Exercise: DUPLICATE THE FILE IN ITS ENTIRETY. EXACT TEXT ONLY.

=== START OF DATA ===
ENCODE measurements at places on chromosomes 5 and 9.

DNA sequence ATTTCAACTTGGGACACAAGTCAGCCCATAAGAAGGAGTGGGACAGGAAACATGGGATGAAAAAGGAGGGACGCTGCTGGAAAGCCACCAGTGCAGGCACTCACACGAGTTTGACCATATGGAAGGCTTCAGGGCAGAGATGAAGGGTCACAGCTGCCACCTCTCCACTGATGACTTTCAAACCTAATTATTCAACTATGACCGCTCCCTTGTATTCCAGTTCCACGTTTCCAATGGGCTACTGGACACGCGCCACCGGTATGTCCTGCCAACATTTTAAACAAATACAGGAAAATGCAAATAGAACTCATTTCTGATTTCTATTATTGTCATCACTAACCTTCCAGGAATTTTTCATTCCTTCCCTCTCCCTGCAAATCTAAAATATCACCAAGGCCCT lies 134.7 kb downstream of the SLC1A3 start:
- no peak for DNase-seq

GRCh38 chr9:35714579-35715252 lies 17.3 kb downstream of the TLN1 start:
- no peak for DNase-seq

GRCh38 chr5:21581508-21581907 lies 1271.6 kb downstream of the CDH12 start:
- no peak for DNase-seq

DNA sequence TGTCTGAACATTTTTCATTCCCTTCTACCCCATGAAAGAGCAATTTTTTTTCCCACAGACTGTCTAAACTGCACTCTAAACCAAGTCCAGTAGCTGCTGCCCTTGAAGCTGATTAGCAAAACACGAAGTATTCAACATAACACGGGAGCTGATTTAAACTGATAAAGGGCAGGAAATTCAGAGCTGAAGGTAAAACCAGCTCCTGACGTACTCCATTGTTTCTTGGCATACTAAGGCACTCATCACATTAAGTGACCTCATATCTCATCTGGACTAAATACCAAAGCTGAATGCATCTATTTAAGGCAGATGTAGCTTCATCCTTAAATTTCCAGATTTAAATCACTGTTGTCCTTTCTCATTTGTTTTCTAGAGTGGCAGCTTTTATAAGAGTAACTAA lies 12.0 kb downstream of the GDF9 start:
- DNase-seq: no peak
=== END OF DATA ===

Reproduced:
ENCODE measurements at places on chromosomes 5 and 9.

DNA sequence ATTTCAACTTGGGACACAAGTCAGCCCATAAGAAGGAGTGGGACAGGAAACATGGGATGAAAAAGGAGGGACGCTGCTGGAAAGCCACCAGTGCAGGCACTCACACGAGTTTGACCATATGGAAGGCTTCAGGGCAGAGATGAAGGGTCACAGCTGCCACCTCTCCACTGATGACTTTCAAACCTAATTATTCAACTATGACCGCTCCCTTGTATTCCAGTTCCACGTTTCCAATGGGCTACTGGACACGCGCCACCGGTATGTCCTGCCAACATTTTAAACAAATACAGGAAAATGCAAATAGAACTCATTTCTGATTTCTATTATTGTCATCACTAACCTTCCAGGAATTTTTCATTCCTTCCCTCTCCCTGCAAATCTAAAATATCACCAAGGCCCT lies 134.7 kb downstream of the SLC1A3 start:
- no peak for DNase-seq

GRCh38 chr9:35714579-35715252 lies 17.3 kb downstream of the TLN1 start:
- no peak for DNase-seq

GRCh38 chr5:21581508-21581907 lies 1271.6 kb downstream of the CDH12 start:
- no peak for DNase-seq

DNA sequence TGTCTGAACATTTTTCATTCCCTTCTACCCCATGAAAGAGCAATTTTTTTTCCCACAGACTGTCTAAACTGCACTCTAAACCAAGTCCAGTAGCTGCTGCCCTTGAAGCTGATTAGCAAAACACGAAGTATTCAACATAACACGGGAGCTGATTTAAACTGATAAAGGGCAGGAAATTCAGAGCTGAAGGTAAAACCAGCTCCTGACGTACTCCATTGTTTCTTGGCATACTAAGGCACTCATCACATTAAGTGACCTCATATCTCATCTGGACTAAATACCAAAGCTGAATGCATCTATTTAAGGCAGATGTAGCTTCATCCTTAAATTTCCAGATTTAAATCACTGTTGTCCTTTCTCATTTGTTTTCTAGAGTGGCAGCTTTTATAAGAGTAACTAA lies 12.0 kb downstream of the GDF9 start:
- DNase-seq: no peak